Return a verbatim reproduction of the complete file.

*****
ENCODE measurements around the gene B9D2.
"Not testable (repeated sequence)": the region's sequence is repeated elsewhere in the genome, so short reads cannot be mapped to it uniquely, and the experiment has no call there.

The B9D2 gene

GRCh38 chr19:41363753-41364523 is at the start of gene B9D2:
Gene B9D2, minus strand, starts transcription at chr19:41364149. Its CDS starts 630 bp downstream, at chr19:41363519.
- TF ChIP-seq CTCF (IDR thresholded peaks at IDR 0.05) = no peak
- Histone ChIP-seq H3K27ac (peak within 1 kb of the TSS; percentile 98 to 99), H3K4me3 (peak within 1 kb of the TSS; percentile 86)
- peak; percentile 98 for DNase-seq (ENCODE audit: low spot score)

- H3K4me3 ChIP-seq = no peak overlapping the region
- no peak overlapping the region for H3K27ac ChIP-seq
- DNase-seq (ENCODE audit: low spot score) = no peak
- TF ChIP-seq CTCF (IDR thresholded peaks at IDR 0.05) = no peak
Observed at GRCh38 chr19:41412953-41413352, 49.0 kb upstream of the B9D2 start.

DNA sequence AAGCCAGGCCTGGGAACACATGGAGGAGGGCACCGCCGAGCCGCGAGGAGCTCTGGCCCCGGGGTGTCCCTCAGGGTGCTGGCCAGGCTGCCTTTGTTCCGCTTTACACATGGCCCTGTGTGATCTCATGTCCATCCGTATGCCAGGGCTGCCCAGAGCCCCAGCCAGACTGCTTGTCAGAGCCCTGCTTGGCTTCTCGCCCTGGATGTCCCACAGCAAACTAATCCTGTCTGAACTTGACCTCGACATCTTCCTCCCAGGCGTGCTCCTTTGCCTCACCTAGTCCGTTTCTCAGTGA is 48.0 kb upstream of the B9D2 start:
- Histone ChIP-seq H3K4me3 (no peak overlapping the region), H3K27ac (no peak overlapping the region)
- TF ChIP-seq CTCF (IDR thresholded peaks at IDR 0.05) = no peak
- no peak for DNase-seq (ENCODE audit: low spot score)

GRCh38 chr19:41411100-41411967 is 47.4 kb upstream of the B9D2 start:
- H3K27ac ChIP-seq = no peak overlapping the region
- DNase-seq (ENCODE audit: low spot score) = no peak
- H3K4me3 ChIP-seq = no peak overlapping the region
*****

ENCODE measurements around the gene B9D2.
"Not testable (repeated sequence)": the region's sequence is repeated elsewhere in the genome, so short reads cannot be mapped to it uniquely, and the experiment has no call there.

The B9D2 gene

GRCh38 chr19:41363753-41364523 is at the start of gene B9D2:
Gene B9D2, minus strand, starts transcription at chr19:41364149. Its CDS starts 630 bp downstream, at chr19:41363519.
- TF ChIP-seq CTCF (IDR thresholded peaks at IDR 0.05) = no peak
- Histone ChIP-seq H3K27ac (peak within 1 kb of the TSS; percentile 98 to 99), H3K4me3 (peak within 1 kb of the TSS; percentile 86)
- peak; percentile 98 for DNase-seq (ENCODE audit: low spot score)

- H3K4me3 ChIP-seq = no peak overlapping the region
- no peak overlapping the region for H3K27ac ChIP-seq
- DNase-seq (ENCODE audit: low spot score) = no peak
- TF ChIP-seq CTCF (IDR thresholded peaks at IDR 0.05) = no peak
Observed at GRCh38 chr19:41412953-41413352, 49.0 kb upstream of the B9D2 start.

DNA sequence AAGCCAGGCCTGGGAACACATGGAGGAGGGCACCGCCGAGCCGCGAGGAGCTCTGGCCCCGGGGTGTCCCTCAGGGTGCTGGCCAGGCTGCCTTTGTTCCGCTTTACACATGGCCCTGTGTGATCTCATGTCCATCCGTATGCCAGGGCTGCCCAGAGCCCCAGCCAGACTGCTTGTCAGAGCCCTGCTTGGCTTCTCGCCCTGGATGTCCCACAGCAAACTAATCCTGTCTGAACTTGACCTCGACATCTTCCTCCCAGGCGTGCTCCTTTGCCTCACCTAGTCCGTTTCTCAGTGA is 48.0 kb upstream of the B9D2 start:
- Histone ChIP-seq H3K4me3 (no peak overlapping the region), H3K27ac (no peak overlapping the region)
- TF ChIP-seq CTCF (IDR thresholded peaks at IDR 0.05) = no peak
- no peak for DNase-seq (ENCODE audit: low spot score)

GRCh38 chr19:41411100-41411967 is 47.4 kb upstream of the B9D2 start:
- H3K27ac ChIP-seq = no peak overlapping the region
- DNase-seq (ENCODE audit: low spot score) = no peak
- H3K4me3 ChIP-seq = no peak overlapping the region